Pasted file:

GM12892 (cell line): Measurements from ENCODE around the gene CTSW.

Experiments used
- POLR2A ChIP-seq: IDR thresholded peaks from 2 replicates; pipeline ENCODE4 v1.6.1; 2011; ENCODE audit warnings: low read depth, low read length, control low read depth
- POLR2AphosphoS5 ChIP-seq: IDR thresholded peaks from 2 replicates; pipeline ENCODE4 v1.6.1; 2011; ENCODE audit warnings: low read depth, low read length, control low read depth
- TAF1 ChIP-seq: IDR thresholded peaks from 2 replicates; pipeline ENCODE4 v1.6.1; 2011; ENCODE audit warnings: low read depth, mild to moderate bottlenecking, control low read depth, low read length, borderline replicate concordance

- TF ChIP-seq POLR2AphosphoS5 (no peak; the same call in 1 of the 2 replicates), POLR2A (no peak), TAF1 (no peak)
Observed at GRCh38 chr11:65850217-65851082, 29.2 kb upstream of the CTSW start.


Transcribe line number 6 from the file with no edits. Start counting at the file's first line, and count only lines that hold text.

- TF ChIP-seq POLR2AphosphoS5 (no peak; the same call in 1 of the 2 replicates), POLR2A (no peak), TAF1 (no peak)